Since Sunday, May 2, 2021, the hashtag, #FixTheCountry, has been used by Ghanaians on social media to protest against poor governance and get Ghanaian politicians to shun creating wealth for themselves with taxpayers money, and implement policies that will make the nation better.
The people who are most agitated about how the country is being run are the youth. Through the use of the #FixTheCountry hashtag, the youth have been able to garner the support of other Ghanaians, and also gained the attention of the media (locally and internationally) and the politicians.
Amid the protest against poor governance on social media, Dodzi Korsi Aveh shared his story to give an idea of what young people in Ghana experience after completing school and national service.
Dodzi Aveh, a performance artist, completed the University of Ghana in 2019 with a Bachelor of Arts (B.A.) degree in English and Theatre Arts.
Known in creative circles as WhoIsDeydzi, Dodzi is renowned for telling stories through spoken word poetry, theatre, film and paint.
According to the 23-year-old, while in school and during his national service, he started putting things in place to ensure that he makes a living as a creative because he knew there was no government support and initiative to get him employed. In achieving that, he says it has been a roller coaster.
“In February 2020 I successfully staged my first experimental play, with the help of my friends and colleagues. We had a full house but made no profits. We began planning so that we can now stage at different places and make some money and see our art pay us, then Covid hit.”
The experimental play he talked about was titled Who Be We?, which was Ghana’s first-ever experimental pidgin theatre piece. It was staged at the National Theatre on February 26, 2020.
The piece was first devised as a theatre presentation by Dodzi, as an independent study on “The Metaphorical representation of Ghanaian Pidgin English as a reflection of the Ghanaian post-colonial society”. This piece was presented at the University of Ghana, School of Languages Symposium on Pidgin English in Ghana, in 2019.
Dodzi, however, was not able to realize his dream of making money from his theatre pieces due to the COVID-19 pandemic. He also did not get any financial support after that.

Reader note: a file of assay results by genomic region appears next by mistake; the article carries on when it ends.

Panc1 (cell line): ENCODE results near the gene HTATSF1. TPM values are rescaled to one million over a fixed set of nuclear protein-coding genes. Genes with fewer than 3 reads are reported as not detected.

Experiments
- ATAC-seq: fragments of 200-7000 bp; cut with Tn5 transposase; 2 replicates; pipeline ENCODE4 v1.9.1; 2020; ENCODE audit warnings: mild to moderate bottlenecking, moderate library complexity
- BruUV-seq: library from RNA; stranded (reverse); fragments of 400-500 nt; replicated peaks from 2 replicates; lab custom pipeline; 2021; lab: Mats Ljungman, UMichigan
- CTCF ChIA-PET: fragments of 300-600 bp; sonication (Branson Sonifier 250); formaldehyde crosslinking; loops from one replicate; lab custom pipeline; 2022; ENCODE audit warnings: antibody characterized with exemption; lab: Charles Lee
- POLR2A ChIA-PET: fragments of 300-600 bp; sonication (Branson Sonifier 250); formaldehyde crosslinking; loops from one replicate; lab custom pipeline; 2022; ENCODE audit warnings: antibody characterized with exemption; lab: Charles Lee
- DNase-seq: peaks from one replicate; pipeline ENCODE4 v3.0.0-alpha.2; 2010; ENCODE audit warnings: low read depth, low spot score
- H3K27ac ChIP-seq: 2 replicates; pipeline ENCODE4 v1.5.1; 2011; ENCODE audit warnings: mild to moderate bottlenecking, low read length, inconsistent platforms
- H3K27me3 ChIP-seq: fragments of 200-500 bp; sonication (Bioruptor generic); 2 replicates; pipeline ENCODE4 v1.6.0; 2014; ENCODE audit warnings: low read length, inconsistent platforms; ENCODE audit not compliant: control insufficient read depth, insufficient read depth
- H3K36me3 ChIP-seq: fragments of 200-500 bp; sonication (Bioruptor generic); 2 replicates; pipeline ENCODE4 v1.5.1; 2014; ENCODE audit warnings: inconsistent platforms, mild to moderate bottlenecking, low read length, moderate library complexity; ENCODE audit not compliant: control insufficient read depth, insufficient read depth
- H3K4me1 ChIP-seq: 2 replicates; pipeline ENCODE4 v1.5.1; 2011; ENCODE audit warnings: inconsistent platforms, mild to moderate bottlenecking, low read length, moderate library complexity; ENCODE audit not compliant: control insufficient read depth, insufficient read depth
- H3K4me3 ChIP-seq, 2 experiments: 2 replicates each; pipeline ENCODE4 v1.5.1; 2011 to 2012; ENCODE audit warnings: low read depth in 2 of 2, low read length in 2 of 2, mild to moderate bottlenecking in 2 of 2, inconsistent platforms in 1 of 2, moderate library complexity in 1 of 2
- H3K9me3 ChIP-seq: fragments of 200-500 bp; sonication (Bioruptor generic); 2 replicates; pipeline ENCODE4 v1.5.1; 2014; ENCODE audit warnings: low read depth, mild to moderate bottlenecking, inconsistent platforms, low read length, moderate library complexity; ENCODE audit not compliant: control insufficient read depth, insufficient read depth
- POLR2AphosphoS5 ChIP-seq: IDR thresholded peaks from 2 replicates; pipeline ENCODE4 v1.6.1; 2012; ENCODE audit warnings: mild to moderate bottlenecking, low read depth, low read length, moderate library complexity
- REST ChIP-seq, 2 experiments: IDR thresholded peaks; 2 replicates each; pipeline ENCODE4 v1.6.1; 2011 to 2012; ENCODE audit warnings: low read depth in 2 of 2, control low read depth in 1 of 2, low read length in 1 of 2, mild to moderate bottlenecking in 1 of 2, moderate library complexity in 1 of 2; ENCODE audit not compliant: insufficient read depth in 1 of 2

“Other countries had covid support funds for creatives but here dierrr bueeii!. Some of my colleagues were able to benefit from funding from an artist trust organised by Barbara Ntumy. The rest of us have been surviving on takashi and vibes, but we try chale.”
With him being unable to stage theatrical performances due to COVID-19, he had to find other avenues to make money by supporting a family business and also starting his own business.
“My family and I started running Enterprising Farmers Group Ghana, as a farmer’s market that supports farmers to sell their products directly to consumers at farm rates. I started my own business with The Gourd by selling fresh palm wine, but the economy is killing me.”
He also indicated how the effects of poor governance in the country is affecting his business.
“Dumsor can make my palm wine ferment while in the freezer. Fuel prices have gone up nine times since January, it affects transporting farm produce and palm wine, it affects the price of the raw materials, it affects the price of the packaging, it affects the cost of living for everything, it is killing small business owners trying to make a living. Even those ‘gainfully’ employed are starting small businesses on the side.”
While the #FixTheCountry protest was being staged on social media, there were counter hashtags such as #FixYourself and #FixYourAttitude, which were perceived to be politically motivated by the governing party (NPP), to suggest that Ghanaians need to change their attitude to make the country better.
Dodzi, however, indicated that most Ghanaians are doing their best to help make the country better. He highlighted some of the things he has been able to do as a citizen to help the country.
“I’ve been volunteering with Plastic Punch Ghana and Calabash Farm to fight plastic pollution. In my house, we separate waste. I also volunteer and teach children in Nima through the Spread Out Initiative.”
“All my entire creative discography and catalogues speak to Ghana’s socio-economic-political situations.”
In addition to his theatre pieces, Dodzi has released two spoken word projects – Soundmind: If The Broken Mind Could Speak and 4 Shege Reasons: Eyered which seeks to address issues of social injustice and neocolonialism that has been reinforced through a tradition of silence, puppet politics, education and religion.
“There is only so little individual citizens can do. The problem is bad governance… if that is fixed the people won’t be pushed into situations to be dishonest,” Dodzi concluded.
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